By Brain Peddle | Gander, (Newfoundland and Labrador), Canada
I decided to get up early one morning and head out for a couple hours of coyote calling with the new FOXPRO Hellfire and my new Remington Model Seven .223.
I had snowshoed about 400 yards from my truck when I came across sign of coyotes digging at an old moose kill beneath the snow. I set the caller and decoy up next to the digging and positioned myself next to a small tree looking downwind across a replanted clear-cut full of 4-foot-high replants and alders. Not the best view, but it was all I had. I tried "locator howls" followed by "dying Jack" then "pup in distress".
At about the 30-minute mark, I saw movement down wind of the call! Slowly the coyote materialized and was staring at the decoy. As I raised my rifle up, ever so slowly, he immediately picked me off and spun around. I made a mouth howl and he stopped. I fired a Winchester 45-grain JHP at him and it was game over for "Lucky"! There was a second coyote with him, but I didn’t see it until it hit warp drive.
"Lucky" appeared to be in excellent health, not thin, and had good teeth — last seasons pup I would guess. He walked and trotted normal, but I later saw that he only had 3 paws. A front stub was healed just fine with only a dewclaw left! I’m guessing he was trapped and escaped probably. If that wasn’t enough, he also had a fox power snare embedded into his neck! This was one tough hombre!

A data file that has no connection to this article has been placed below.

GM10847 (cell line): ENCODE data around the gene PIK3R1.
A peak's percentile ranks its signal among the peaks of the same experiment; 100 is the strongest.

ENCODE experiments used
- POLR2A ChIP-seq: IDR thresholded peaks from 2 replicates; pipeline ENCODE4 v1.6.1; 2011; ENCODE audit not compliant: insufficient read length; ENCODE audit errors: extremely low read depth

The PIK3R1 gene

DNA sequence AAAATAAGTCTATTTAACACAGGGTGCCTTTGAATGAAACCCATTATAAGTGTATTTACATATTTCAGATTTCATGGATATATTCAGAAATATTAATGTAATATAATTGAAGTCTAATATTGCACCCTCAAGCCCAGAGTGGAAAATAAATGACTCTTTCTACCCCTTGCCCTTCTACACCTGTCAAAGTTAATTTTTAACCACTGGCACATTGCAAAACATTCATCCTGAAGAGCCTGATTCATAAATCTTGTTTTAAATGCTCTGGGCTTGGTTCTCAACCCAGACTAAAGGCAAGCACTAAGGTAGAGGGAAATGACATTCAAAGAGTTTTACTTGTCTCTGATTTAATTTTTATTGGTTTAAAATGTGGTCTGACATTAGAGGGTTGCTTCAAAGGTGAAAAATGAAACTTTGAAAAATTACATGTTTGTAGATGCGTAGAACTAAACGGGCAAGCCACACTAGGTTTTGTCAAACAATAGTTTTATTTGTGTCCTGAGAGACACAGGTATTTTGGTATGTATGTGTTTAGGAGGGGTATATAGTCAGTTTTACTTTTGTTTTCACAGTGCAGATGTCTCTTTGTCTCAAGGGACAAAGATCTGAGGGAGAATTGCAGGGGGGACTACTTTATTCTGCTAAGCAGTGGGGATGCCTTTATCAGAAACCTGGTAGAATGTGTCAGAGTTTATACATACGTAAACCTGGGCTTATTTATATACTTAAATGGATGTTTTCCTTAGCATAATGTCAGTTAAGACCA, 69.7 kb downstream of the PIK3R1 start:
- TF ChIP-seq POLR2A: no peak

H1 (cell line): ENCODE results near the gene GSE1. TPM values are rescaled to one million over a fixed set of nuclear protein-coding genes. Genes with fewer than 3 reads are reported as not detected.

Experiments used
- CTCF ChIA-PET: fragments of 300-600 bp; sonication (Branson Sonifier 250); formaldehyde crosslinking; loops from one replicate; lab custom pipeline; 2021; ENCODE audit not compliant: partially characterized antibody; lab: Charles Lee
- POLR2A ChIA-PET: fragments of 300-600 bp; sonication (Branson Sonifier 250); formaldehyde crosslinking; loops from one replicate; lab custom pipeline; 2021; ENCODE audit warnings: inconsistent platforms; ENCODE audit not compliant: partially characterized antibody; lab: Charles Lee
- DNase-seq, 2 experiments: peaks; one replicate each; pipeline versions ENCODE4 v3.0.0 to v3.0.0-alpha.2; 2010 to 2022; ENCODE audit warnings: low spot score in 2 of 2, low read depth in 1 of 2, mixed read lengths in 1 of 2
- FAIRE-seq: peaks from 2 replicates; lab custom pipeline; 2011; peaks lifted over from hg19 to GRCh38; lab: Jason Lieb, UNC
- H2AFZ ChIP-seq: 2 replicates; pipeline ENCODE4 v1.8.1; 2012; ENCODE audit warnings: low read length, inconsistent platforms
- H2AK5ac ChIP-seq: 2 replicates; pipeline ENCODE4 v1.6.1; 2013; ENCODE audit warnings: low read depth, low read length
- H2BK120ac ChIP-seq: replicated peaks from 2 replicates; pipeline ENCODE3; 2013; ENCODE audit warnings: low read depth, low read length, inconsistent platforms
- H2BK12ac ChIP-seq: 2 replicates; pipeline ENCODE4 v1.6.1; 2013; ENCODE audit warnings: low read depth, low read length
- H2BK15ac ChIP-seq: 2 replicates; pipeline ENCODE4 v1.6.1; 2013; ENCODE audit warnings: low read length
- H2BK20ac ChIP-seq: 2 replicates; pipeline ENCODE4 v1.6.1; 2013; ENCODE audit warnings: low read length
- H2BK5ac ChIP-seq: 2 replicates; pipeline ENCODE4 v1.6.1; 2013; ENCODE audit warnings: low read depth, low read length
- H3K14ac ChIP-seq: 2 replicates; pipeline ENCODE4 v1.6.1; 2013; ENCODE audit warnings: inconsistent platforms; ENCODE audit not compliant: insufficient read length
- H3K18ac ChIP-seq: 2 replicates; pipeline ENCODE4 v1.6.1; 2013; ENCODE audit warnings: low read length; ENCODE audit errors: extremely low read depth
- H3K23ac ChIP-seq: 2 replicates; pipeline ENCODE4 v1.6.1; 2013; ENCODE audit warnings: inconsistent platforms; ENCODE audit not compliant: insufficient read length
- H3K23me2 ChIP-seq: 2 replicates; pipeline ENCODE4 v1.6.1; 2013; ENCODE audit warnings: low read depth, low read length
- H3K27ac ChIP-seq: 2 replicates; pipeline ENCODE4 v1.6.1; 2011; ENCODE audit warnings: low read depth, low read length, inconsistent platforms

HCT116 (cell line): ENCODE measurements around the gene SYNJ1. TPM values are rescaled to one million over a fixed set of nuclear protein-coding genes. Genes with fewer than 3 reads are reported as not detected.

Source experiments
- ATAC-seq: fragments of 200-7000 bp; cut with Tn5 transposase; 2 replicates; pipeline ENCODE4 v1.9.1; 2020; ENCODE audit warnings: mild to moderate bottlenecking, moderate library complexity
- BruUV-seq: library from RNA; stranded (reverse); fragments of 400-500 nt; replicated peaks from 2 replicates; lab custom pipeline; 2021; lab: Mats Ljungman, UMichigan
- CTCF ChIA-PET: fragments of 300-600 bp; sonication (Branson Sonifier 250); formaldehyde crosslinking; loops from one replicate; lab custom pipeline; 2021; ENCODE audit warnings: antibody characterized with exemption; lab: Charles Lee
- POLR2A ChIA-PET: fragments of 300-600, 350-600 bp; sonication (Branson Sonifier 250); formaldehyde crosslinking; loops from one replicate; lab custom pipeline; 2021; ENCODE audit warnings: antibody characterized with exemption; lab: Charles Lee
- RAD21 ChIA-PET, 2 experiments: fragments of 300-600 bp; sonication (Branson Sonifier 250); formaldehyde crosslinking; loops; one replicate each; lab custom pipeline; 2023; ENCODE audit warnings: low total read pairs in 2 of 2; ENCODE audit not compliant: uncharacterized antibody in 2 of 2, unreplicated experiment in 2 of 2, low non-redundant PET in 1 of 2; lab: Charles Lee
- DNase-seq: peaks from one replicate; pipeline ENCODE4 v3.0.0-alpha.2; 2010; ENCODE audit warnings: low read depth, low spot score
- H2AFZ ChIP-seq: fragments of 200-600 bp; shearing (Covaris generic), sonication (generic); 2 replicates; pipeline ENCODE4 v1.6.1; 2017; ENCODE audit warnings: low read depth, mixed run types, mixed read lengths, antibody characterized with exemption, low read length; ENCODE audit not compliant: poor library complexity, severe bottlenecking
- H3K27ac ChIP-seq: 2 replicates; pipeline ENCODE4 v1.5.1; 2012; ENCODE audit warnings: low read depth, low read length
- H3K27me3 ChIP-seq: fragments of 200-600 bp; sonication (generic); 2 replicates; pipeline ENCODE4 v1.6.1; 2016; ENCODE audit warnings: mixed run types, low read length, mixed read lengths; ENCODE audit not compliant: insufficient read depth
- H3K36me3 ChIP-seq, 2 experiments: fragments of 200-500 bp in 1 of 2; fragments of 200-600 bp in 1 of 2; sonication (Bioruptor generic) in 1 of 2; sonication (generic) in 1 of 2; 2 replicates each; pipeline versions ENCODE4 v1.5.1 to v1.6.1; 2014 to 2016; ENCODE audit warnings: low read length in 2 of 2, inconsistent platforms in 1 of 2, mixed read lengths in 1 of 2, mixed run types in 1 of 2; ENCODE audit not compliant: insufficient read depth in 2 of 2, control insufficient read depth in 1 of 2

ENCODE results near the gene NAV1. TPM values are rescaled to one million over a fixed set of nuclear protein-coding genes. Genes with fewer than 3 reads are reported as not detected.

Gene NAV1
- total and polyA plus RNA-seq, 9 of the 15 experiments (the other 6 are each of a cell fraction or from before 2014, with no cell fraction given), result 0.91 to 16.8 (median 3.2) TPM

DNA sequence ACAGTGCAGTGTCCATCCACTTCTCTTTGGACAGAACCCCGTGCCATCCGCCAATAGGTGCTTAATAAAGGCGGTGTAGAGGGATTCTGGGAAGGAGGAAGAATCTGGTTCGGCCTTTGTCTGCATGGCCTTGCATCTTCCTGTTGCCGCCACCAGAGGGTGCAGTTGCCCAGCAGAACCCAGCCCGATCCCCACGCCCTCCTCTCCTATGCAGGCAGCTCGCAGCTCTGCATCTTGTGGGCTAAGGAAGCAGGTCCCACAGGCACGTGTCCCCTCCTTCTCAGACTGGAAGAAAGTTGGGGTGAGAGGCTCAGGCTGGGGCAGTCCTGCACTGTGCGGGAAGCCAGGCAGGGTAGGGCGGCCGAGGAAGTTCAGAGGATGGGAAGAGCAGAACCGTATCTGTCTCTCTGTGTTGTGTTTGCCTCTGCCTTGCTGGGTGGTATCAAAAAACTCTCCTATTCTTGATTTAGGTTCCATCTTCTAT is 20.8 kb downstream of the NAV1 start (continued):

"Lucky" survived a power snare and broke it off. Had an amputation at some point in his life. Then, in the end died of lead poisoning. One shot, one kill for the Remington Seven. What ended up as a bad day for "Lucky”, turned out good for me.
I have been chasing eastern coyotes for several years now, ever since I was stationed with the 103 Search and Rescue Squadron on the island of Newfoundland. "Lucky" was my first successful set.
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